Another Friday Photowalk

Taking some time out to go for a walk between back-to-back-to-back Teams meetings while working from home has become increasingly important to me as this pandemic wears on. Normally I try to get out for 45 minutes or an hour if I combine my walk with what passes for a lunch break. Today I could only muster about 30 minutes, but that’s okay because it was -15°C with a windchill of -23°C.

I always try to bring my camera with me, despite the relatively boring suburban surroundings. It’s not like I can shoot architecture or street photography or majestic landscapes from my doorstep – these are the suburbs and there’s really not much to see here.

Some days I venture into the woods near the esacarpment on the northern part of our subdivision—but that’s getting long in the tooth after a few weeks of daily walks—but today on my abridged journey I stuck to Fallingbrook park and paid close attention to a couple of gnarly birch trees that were looking great against the pale blue skies.

Only a 1.6km round trip, but I got some nice, rosy cheeks out of it. It was energizing and good for the soul.

All images SOOC JPG from my X-Pro3 with the XF27mmF2.8 and the “Nostalgic Negative” film sim.

Friday Photowalk

A weekly recurring feature of Neale James’ most excellent Photography Daily podcast is the Friday Photowalk. Rather than recording the episode in a studio, Neale takes his show on the road (on a ramble would probably be more appropriate) through his Berkshire stomping grounds and literally walks and talks and snaps away. He invites his listeners to do the same, that is: listen to the podcast whilst out on a proper photowalk, listening and snapping away. I did this today for the first time.

What a wonderful concept!

I’m fortunate to live close to a park which is connected to a small wooded area that’s a popular walking destination for those trapped in the suburbs and seeking a quick getaway.

So I formatted my SD card, snapped my lovely Fujinon XF16mmF1.4 onto my X-Pro3, and set it for Ritchie Roesch’s wonderful Tri-X 400 film simulation recipe, popped in the Airpods, hit Play on Episode 186 and headed out for an hour’s ramble between two Teams calls.

Oh the joys of working from home!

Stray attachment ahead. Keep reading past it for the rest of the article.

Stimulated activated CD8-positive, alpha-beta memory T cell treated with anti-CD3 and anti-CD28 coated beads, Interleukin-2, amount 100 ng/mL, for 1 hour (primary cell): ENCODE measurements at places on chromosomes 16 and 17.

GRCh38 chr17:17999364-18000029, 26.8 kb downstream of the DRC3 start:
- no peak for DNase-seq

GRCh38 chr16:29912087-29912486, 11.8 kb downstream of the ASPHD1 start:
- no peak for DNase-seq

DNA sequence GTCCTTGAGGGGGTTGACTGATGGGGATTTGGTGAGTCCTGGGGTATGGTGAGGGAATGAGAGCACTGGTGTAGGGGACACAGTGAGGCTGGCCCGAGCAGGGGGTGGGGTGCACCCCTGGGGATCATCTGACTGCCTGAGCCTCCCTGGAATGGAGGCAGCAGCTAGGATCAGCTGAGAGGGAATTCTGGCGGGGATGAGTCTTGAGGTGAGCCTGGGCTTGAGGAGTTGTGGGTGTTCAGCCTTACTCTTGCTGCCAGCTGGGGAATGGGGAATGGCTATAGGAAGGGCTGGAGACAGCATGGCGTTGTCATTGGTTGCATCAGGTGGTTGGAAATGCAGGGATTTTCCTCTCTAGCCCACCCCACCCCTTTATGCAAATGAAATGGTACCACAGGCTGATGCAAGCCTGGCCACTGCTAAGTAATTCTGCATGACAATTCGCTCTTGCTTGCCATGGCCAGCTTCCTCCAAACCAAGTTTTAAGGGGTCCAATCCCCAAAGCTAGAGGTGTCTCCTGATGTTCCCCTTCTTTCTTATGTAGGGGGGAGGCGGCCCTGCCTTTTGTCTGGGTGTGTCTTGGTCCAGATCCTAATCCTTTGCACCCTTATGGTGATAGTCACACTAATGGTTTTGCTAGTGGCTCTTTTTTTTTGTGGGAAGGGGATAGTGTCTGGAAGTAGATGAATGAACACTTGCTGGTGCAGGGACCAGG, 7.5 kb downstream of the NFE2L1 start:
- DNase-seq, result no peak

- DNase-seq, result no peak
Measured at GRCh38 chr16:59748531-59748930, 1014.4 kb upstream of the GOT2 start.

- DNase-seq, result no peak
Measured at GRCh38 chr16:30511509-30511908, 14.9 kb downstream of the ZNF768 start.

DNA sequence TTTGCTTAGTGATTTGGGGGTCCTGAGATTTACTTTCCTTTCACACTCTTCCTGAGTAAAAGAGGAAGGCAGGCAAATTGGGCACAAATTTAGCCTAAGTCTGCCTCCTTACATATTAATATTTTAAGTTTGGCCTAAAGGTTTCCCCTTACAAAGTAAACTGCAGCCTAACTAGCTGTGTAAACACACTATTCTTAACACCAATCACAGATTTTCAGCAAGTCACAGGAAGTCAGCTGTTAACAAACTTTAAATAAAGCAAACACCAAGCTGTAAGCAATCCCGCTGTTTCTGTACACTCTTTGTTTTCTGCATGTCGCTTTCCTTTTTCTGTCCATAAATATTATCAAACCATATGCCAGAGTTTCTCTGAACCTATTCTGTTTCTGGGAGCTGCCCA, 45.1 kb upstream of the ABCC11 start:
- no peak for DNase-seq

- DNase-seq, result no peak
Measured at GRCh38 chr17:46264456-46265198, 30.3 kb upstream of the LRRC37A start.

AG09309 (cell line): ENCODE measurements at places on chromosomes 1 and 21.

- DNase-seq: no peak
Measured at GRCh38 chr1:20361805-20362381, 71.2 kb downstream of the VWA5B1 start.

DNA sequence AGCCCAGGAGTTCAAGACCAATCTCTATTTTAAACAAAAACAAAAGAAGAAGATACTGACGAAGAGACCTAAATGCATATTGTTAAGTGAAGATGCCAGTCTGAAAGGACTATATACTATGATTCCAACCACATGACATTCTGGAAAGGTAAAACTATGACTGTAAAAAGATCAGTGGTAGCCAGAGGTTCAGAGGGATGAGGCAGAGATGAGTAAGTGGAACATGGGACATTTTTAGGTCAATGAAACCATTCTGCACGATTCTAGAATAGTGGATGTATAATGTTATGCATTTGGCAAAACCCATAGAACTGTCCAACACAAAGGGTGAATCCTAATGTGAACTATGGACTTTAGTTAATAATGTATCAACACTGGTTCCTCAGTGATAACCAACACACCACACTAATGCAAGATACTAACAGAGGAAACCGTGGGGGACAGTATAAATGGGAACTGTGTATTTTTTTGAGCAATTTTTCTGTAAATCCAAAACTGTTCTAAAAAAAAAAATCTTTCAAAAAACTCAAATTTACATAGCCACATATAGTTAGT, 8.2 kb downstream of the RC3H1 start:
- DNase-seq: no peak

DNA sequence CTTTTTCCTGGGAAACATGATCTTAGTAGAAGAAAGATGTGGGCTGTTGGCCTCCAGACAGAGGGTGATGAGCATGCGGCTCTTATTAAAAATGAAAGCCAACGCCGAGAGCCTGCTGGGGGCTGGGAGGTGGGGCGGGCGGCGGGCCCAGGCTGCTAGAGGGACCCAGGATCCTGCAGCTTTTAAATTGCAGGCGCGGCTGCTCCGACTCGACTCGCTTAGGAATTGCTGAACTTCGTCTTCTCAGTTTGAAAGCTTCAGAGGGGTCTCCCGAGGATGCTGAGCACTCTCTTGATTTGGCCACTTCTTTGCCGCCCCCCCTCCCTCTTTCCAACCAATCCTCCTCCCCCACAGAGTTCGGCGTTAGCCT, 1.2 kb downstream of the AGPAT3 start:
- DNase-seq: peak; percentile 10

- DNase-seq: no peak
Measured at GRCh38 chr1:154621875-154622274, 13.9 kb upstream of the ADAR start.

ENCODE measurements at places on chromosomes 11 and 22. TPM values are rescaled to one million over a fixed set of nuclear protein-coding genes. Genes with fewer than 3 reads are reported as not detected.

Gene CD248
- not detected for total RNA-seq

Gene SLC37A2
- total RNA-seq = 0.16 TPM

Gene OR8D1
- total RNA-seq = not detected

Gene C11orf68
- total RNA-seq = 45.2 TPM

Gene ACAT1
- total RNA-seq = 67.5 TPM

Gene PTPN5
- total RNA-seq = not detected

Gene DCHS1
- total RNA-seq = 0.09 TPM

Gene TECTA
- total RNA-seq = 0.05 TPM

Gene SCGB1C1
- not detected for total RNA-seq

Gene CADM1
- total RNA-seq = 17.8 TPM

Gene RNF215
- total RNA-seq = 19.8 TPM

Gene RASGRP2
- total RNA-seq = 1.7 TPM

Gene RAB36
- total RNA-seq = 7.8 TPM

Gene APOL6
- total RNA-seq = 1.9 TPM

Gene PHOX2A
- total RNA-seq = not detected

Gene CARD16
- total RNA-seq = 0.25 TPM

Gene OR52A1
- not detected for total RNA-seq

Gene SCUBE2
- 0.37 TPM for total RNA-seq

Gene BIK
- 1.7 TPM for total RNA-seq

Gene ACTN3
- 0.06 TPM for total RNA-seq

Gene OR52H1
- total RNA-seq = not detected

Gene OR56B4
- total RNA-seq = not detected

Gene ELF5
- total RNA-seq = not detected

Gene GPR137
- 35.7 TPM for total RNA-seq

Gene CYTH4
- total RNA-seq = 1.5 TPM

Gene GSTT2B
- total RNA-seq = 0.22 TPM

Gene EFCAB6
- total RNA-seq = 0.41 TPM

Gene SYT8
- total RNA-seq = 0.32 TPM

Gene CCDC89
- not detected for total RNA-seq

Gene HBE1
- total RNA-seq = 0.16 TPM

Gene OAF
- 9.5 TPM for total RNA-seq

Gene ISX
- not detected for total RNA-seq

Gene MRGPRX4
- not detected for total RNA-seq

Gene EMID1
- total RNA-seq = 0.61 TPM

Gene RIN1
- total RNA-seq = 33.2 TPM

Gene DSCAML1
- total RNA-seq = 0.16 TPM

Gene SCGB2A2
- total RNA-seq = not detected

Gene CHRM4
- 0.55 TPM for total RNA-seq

2020 through my lens

Much “ink” has been spilled about the year that was 2020. I’m not going to relitigate the shitshow that this year has been politically, idealogically, economically, and epidemioligically. This is simply a visual run-down of what 2020 looked like for me, through my camera lens. No more, no less.

There are many, many omissions here, but that doesn’t matter. I hope you like what you see. Let’s get started!

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Random acts of ornamenting

In the woods just off the Ottawa River in Orleans (just under 2km from home, as the crow flies) some anonymous souls take to ornamenting the trees every winter with a few balls and baubles here and there. It’s not much, but it’s a nice gesture and adds some much-needed colour to an otherwise bleak landscape, especially when there’s as little snow as there is this year.

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Longer days start now

The best part of the winter solstice is the fact that every day until June 21 will be a little bit longer.

My inner numerologist is soothed by the chronological symmetry that happens on the winter solstice. Peak sun at exactly high noon, with sunrise and sunset exactly 4 hours and 21 minutes on either side.


Zuck you

As they say, “if you’re not paying, you are the product.” When we use Facebook, Messenger, WhatsApp, Twitter, Gmail, Google, Instagram and any number of other “free” platforms, we users “pay” for the service with our attention, our personal data, our privacy, and a host of other intangibles, which are all packaged up and sold to advertisers who can target us with laser-like precision and the persistence of a honey badger.

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There’s nothing quite like the November sun. It’s low, it’s bright, and when you’re in the city it reflects all over the place in all sorts of unexpected ways.

I had the good fortune to be able to play hooky from work for a few hours yesterday afternoon and take advantage of the unseasonably warm (22°C vs the “normal” 7°C or so) and go on a little photowalk in downtown Ottawa.

Here’s a little of what I saw, arranged in pairs.

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Oakey dokey

There is unrest in the forest
There is trouble with the trees
For the maples want more sunlight
And the oaks ignore their pleas

The trouble with the maples
And they’re quite convinced they’re right
They say the oaks are just too lofty
And they grab up all the light

But the oaks can’t help their feelings
If they like the way they’re made
And they wonder why the maples
Can’t be happy in their shade

There is trouble in the forest
And the creatures all have fled
As the maples scream “Oppression”
And the oaks just shake their heads

So the maples formed a union
And demanded equal rights
“The oaks are just too greedy
We will make them give us light”
Now there’s no more oak oppression
For they passed a noble law
And the trees are all kept equal
By hatchet, axe, and saw

Geddy Lee, Alex Lifeson, Neil Peart

Continue reading “Oakey dokey”